12 October 2019
Education Minister Ong Ye Kung announced earlier this year that the Government is doing away with the Normal (Technical), Normal (Academic) and Express streams. From 2024, all secondary students enrolling into Sec 1 will sit for a common examination at the end of Sec 4, but will be allowed to take a mix of subjects at three levels of difficulty G1, G2 and G3, with G3 being the most difficult. This subject-based banding system replaces streaming.
Thanks to meritocracy, a generation or two achieved upward social mobility; they became well-off parents themselves. What their own parents could not afford, they can now pour resources into, such as extra classes, to give their offspring a head start in life. But not everyone can afford such expenditure, and those who can’t risk being left behind in the academic race. A vicious circle takes root and social inequality widens.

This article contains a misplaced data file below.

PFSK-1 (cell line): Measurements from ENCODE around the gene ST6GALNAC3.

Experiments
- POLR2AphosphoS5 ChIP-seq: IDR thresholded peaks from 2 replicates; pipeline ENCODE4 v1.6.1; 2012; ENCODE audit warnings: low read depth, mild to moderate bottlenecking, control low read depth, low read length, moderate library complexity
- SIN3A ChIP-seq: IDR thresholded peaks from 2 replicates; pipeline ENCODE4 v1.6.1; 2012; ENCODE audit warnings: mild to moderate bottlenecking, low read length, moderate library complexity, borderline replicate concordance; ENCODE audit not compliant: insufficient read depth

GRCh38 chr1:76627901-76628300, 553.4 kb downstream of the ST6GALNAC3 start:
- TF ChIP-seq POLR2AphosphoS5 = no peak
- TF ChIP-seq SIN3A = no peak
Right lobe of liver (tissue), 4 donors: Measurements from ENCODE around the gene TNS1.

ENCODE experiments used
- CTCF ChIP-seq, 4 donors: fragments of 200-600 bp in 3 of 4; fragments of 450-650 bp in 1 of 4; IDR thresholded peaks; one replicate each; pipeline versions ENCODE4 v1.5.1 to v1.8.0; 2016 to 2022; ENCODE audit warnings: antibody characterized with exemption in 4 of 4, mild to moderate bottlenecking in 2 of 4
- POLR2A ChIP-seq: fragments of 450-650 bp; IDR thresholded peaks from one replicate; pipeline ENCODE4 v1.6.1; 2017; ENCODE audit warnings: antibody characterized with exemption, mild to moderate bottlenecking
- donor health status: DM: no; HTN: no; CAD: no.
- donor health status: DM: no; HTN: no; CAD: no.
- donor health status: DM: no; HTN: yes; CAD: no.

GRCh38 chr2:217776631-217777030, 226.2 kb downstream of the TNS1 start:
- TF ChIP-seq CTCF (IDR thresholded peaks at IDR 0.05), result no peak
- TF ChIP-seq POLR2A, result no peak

Deputy Prime Minister and then Finance Minister Tharman Shanmugaratnam said in his Budget speech in 2015: “We must become a meritocracy of skills, not a hierarchy of grades earned early in life.”
The scrapping of streaming from 2024 is a good first step. But while rules and processes impact the overall system, for any meaningful change to take place, change has to happen at the individual level.
The best thing that has come out of the latest move to scrap streaming from 2024 is to spark a discussion – at home, in classrooms, coffee shops, WhatsApp groups and workplaces – on these questions: what defines success; what kind of society do we aspire to become; and what new normal we hope to achieve in our education landscape.